to measure weather conditions, what tools would they need, and how they would collect and organize their data. Groups worked in the classroom and in the library; each group chose one aspect of weather for its focus. Mr. H. spent some time with each group supporting their ideas, pushing them further, and providing specific guidance when needed. He encouraged the groups to get together and compare notes. Twice during the week, the whole class came together and groups shared their work while students critiqued and offered ideas.
Several weeks later, the weather station of the fourth grade was in operation. After much work, including some trial and error, library research, and the helpful input of a parent who was a skilled mechanic, the students were recording data twice a day for wind direction and speed, using a class-made anemometer and wind vane; temperature,
using a commercial thermometer (the students did make a thermometer following the directions in a book but decided that they would get better data with a commercial one); precipitation, using a rain gauge; and cloud formation. Design of the anemometer was extremely difficult. It was easy to build something that would turn in the wind, but the students needed help in figuring how to measure the speed. The children were also measuring air pressure with a homemade barometer that a parent had helped one group construct. Mr. H. supported this, although the children's ability to understand the concept was limited. The interest of the student and her parent and the class' familiarity with the term seemed reason enough.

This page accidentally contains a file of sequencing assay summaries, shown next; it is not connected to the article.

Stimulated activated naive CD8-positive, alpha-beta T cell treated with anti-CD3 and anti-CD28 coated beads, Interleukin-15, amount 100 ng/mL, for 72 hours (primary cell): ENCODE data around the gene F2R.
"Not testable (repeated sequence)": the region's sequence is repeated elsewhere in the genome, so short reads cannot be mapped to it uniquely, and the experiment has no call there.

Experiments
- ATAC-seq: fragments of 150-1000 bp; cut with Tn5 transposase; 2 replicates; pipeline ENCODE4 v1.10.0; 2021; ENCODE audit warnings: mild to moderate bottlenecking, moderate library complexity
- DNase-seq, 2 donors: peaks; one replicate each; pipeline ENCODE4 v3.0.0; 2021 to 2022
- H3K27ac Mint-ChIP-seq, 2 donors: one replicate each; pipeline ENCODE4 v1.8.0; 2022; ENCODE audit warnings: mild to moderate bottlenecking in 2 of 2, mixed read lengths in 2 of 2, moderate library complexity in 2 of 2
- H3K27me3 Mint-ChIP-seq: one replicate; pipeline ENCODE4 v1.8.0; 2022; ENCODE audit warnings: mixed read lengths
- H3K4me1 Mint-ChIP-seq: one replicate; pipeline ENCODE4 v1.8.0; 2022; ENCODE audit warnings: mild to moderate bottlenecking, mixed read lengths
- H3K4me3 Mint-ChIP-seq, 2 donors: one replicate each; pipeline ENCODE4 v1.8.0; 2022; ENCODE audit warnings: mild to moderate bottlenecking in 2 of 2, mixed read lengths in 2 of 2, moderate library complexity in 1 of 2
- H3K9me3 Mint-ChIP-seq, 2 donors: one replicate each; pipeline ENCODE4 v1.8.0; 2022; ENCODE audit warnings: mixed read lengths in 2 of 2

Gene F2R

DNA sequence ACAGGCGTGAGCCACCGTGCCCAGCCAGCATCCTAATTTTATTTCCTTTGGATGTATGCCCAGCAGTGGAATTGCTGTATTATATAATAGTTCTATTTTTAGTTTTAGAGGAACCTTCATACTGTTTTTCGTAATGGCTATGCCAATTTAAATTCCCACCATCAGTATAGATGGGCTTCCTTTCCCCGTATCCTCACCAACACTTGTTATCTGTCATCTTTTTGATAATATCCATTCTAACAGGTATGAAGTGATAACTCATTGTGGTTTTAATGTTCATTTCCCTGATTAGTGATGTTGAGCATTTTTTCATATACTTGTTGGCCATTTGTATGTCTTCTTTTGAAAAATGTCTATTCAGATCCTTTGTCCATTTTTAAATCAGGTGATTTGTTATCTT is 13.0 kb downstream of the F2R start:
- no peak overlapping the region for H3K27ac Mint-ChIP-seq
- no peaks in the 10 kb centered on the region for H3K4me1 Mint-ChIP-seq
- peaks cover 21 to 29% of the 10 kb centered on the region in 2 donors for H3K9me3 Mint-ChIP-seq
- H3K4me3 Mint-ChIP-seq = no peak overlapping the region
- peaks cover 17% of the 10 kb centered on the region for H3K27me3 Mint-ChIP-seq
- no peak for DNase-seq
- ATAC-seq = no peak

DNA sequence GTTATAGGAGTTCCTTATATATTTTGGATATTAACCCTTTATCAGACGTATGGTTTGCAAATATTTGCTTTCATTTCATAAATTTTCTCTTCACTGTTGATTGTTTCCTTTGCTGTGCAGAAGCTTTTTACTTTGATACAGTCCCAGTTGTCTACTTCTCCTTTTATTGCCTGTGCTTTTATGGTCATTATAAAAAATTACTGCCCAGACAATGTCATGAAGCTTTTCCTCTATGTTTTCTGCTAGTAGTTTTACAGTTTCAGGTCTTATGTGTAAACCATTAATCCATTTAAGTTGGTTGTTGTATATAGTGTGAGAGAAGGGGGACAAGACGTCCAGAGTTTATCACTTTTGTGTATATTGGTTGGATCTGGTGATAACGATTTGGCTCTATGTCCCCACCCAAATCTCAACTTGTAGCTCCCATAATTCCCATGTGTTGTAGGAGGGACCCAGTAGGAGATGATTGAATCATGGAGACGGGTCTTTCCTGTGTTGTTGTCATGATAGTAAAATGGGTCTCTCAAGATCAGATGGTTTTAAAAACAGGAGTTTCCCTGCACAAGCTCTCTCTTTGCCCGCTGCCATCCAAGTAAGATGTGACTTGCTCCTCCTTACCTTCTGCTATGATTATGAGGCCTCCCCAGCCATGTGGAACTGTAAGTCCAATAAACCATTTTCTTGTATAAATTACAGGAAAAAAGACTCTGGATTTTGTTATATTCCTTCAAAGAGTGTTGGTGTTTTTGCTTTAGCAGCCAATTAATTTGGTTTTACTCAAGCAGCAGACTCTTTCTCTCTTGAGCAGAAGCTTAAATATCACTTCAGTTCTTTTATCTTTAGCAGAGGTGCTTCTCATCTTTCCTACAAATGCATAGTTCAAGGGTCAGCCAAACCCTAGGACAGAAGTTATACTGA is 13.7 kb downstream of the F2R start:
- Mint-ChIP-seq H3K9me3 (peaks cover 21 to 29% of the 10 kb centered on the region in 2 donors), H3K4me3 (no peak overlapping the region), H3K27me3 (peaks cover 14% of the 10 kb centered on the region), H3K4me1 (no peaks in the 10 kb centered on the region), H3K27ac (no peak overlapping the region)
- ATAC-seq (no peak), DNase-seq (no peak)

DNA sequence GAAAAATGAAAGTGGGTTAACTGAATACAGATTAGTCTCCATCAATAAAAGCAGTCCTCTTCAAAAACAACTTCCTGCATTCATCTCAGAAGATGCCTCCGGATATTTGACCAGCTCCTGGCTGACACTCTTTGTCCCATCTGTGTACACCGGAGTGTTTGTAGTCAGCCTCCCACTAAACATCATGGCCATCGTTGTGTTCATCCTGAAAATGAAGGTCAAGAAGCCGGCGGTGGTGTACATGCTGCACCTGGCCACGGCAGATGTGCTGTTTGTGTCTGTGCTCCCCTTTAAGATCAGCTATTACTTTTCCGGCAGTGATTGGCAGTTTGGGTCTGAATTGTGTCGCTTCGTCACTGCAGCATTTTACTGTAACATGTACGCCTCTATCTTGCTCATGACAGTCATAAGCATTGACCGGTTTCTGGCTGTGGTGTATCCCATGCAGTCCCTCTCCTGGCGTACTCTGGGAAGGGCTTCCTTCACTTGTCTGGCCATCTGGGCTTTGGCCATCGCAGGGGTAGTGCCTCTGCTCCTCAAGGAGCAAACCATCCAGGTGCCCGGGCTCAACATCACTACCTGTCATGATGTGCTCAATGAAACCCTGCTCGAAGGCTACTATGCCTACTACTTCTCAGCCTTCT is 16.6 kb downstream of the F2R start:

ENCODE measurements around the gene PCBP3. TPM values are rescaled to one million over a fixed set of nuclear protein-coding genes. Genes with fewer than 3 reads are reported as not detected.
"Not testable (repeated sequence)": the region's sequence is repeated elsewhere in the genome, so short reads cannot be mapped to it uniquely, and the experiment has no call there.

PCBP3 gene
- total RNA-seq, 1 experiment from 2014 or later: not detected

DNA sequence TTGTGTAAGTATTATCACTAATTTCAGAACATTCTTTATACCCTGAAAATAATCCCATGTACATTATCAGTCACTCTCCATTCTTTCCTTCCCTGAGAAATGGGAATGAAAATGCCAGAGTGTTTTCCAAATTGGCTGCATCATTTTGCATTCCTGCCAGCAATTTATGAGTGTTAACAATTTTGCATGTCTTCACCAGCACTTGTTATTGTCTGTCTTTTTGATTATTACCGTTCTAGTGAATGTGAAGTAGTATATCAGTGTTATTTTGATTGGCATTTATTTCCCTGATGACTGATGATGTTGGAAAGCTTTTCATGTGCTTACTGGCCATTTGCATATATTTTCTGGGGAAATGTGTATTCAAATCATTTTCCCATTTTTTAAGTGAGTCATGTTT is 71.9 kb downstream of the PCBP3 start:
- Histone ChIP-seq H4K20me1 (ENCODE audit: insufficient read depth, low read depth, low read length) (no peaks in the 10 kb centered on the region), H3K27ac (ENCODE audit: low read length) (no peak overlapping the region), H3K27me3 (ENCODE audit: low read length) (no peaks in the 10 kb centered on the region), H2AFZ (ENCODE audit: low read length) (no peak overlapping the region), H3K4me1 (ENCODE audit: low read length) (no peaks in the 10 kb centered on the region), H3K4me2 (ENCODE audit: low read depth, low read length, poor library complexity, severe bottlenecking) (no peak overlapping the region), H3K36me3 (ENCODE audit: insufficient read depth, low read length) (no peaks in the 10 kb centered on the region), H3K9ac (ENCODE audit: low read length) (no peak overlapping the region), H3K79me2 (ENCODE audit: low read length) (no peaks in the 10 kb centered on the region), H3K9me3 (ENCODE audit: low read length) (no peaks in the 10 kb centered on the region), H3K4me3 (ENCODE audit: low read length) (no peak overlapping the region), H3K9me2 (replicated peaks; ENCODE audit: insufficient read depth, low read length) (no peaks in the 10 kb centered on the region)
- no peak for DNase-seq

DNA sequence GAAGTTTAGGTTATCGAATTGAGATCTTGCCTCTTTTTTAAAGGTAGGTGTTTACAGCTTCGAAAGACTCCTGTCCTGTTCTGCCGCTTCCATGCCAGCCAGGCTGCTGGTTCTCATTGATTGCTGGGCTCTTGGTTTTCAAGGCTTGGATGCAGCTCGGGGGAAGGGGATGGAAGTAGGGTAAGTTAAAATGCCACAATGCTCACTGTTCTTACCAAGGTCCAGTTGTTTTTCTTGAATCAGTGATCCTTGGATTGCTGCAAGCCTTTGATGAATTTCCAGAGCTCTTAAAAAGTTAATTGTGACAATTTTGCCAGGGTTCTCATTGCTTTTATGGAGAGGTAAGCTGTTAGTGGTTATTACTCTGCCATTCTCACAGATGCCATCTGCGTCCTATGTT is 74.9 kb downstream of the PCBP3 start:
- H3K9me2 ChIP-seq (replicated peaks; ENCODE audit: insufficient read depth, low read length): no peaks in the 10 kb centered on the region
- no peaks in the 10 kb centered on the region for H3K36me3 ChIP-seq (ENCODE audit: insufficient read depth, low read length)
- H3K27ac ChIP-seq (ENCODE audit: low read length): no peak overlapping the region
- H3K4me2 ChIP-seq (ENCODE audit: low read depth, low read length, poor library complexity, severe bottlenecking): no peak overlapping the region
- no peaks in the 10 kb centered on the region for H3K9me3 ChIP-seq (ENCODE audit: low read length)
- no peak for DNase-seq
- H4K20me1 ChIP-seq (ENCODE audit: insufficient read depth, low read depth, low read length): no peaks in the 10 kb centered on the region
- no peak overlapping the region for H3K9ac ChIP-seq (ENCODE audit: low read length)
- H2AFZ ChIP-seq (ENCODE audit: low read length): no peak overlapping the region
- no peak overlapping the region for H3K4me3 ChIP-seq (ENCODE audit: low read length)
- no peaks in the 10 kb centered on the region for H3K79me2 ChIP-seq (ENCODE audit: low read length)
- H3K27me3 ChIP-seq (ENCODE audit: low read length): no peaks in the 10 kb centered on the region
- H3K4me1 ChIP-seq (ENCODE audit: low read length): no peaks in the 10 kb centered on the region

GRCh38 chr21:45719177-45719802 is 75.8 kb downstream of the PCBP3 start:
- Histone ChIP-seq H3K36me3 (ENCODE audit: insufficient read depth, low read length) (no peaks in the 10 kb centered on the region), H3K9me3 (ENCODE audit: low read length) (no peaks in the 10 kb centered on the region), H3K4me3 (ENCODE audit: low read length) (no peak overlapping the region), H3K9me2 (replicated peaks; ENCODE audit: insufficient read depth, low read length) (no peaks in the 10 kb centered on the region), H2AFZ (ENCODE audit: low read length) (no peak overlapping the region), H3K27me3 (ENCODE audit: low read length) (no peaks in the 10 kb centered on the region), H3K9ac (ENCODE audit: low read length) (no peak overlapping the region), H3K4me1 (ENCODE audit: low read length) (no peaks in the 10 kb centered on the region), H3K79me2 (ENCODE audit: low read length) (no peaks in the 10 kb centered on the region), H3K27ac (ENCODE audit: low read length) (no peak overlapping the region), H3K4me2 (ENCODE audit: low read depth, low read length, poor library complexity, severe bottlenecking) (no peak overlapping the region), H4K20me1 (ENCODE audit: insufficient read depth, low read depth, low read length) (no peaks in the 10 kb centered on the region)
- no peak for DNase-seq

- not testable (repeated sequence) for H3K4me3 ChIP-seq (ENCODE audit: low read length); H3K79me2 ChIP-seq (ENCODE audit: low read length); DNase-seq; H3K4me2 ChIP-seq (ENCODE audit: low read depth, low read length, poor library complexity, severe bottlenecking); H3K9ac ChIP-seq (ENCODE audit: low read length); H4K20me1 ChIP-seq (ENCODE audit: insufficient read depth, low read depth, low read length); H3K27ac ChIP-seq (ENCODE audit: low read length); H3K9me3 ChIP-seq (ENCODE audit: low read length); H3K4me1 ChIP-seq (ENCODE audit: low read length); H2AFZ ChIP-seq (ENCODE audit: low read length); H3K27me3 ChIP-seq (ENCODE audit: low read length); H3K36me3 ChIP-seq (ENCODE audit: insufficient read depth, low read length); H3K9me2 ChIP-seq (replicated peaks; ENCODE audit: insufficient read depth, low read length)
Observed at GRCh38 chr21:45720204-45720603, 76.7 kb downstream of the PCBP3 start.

The students recorded their data on charts in the classroom for 2 months. Then it was time to analyze the data, write the